Steps to take when your visa gets refused or cancelled

In the last few months, there is an increasing number of temporary visa applications getting refused under the Visitor visa (subclass 600) and Student visa (subclass 500). Visa cancellations also occur as the Department of Home Affairs has the power to cancel visas if there are grounds to do so.

This article intends to give an overview of visa refusals/cancellations and the steps one can take should his/her visa gets refused or cancelled by answering the following questions:

  1. What’s the difference between visa refusal and cancellation?

A visa refusal happens when you have made an application for a visa and is refused by the Department of Home Affairs. Cancellation can occur if you have a valid visa and is cancelled by the Department.

  1. What are the common reasons for visas to be refused?

A visa can be refused if the applicant does not meet the legislative
requirements or the public interest criteria such as health or character
requirements of the visa you are applying for.

Common reasons for refusal for temporary visas, such as student visas and visitor visas, are failing to meet the genuine temporary entrant criteria (that’s when there is not enough evidence to convince the Case Officer about the applicant’s intention of staying temporarily in Australia. Permanent Residency (PR) under the General Skilled Migration (GSM) stream (subclasses 189, 190 and 491) visas are often refused if the applicant has overclaimed points in their Expression of Interest (EOI) or cannot provide evidence of their claims.

Moreover, especially for DIY applications, visas are refused for not meeting the technical legal requirements of the visa, such as not meeting the criteria at the time of application or lodging an incomplete application with the mistaken expectation that Case Officers have the obligation to request for missing information from the visa applicants. Note that Case Officers may request for further information, but they are not required to do so.

  1. What are the common reasons for visas to be cancelled?

The most common reason for temporary visa cancellations is because of breaching visa conditions. For example, students who fail to comply with the work limitation (condition 8105 or 8104) or had their enrolment cancelled due to unsatisfactory attendance (condition 8202) may have their visa cancelled.

Visas can also be cancelled if the Department becomes aware that you have provided false or misleading information or bogus document during a visa application or based on character grounds.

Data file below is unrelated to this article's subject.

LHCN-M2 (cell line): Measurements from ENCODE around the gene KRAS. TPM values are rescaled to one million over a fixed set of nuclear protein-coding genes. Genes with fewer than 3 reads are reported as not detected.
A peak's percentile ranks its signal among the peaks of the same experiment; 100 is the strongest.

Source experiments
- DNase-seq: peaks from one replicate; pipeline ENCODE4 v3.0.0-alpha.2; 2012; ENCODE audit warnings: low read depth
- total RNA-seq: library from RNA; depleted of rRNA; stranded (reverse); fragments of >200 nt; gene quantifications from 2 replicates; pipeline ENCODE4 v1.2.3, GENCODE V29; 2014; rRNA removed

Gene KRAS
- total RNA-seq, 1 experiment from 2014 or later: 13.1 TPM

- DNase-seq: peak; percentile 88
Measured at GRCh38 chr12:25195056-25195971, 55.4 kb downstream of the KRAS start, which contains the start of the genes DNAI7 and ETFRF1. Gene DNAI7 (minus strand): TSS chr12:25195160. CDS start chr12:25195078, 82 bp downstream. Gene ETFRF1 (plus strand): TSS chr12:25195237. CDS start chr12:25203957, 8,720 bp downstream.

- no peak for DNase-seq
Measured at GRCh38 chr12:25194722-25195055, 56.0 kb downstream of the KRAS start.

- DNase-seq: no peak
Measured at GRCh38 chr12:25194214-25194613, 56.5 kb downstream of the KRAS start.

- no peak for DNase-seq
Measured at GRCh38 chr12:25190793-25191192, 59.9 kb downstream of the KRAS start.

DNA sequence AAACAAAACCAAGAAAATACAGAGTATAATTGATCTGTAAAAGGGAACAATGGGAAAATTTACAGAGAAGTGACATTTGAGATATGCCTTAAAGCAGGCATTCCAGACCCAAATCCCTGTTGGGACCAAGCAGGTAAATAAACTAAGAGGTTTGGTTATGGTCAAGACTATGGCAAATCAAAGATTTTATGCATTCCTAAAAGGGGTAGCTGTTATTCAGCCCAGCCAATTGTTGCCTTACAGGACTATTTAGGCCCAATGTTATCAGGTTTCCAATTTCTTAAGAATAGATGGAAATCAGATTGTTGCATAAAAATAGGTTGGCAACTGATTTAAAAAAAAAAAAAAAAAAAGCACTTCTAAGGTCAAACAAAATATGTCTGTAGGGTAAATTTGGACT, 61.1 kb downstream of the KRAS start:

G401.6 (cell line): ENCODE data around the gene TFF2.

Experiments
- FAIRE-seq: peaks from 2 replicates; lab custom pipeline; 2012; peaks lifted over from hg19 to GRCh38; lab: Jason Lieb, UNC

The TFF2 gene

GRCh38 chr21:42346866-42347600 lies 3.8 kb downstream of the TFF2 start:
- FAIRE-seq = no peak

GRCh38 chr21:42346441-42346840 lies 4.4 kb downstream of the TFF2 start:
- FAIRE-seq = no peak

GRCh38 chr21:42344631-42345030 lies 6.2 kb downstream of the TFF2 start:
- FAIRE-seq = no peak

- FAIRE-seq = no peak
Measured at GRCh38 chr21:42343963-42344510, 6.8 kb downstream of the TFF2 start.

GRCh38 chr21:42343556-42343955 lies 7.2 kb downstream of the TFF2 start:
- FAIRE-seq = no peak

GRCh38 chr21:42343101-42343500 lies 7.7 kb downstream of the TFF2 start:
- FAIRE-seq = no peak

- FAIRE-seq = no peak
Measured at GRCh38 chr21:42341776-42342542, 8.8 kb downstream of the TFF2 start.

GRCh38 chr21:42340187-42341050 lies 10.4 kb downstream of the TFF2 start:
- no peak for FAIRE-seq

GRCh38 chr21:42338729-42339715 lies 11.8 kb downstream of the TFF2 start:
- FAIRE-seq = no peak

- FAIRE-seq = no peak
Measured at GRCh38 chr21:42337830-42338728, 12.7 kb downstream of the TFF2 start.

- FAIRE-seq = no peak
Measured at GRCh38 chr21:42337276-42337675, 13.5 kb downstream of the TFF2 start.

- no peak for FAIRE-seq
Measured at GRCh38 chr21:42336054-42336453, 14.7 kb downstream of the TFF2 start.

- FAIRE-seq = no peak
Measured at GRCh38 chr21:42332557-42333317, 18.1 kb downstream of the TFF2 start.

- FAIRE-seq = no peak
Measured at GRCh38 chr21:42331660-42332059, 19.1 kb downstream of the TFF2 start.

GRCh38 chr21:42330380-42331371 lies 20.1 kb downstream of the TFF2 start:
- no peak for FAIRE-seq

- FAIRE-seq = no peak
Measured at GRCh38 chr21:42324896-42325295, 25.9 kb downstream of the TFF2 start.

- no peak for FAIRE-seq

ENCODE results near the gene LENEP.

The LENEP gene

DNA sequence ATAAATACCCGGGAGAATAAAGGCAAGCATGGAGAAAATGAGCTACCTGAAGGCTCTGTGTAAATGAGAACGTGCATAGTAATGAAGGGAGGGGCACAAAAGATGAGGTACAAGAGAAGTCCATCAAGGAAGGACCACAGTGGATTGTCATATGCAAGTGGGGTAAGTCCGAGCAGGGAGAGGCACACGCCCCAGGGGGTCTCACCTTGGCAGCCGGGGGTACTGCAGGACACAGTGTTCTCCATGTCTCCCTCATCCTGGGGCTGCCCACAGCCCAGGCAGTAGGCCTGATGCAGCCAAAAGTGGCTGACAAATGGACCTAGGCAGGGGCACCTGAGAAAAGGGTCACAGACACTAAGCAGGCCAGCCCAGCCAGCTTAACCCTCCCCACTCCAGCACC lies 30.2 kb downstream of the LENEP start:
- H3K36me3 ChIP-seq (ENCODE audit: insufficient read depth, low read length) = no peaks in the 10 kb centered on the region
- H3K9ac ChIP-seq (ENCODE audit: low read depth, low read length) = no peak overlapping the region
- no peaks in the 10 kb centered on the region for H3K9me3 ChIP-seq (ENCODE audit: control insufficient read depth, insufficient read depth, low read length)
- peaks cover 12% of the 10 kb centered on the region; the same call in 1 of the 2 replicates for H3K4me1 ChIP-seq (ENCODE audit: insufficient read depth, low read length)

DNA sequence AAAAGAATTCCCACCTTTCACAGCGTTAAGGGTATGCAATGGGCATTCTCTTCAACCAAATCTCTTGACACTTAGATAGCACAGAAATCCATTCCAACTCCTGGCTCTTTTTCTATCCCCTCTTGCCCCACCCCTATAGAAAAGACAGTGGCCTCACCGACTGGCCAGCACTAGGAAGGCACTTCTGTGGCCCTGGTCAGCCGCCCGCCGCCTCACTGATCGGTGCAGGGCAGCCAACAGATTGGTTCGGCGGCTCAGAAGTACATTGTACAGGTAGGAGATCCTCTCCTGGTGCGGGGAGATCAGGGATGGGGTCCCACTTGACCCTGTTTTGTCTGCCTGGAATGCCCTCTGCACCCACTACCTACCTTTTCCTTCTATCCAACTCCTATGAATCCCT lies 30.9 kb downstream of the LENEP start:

1. Steps to take when your visa is refused

The first thing to do is to check if you have appeal rights. Most visa
applications lodged while the applicant is in Australia have appeal rights. There are also some visas lodged outside of Australia that can be appealed. For example, the sponsoring relative can appeal for offshore refusal of family visas and visitor visas where a close relative (parent, child, partner, or sibling) is mentioned in the application as the sponsor.

If you have appeal rights, you should review the refusal reasons and your
application if there are grounds for an appeal. For onshore applications, the time limit in applying for an appeal is 21 days from the refusal date. For offshore applications the time limit is 70 days from the refusal date.

If you decide to apply for an appeal at the AAT, you should do so within the time limits. If you are onshore and decided not to apply for an appeal, you should arrange to leave Australia within 35 days from your visa refusal.

  1. Steps to take when your visa is cancelled

Before the Department of Home Affairs decides to cancel your visa, you will first receive a Notice of Intention to Consider Cancellation (NOICC). This letter will show the Department’s grounds for cancellation and the time when you should respond.

When you have responded to the NOICC and the Department carried on with your visa cancellation, you will only have seven working days to file an appeal. However, if the Department decides not to cancel your visa, then your current visa will continue until it expires.

If you decide to apply for an appeal for your visa cancellation, it should lodged within the time limits or arrange to depart from Australia.

To avoid visa refusals/cancellations, make sure you understand all your visa requirements, lodge complete applications with supporting evidence, and ensure that you comply with all your visa conditions.

Migration legislation and regulations can be complex. If in doubt, it is best to consult an Immigration Lawyer or a Registered Migration Agent.

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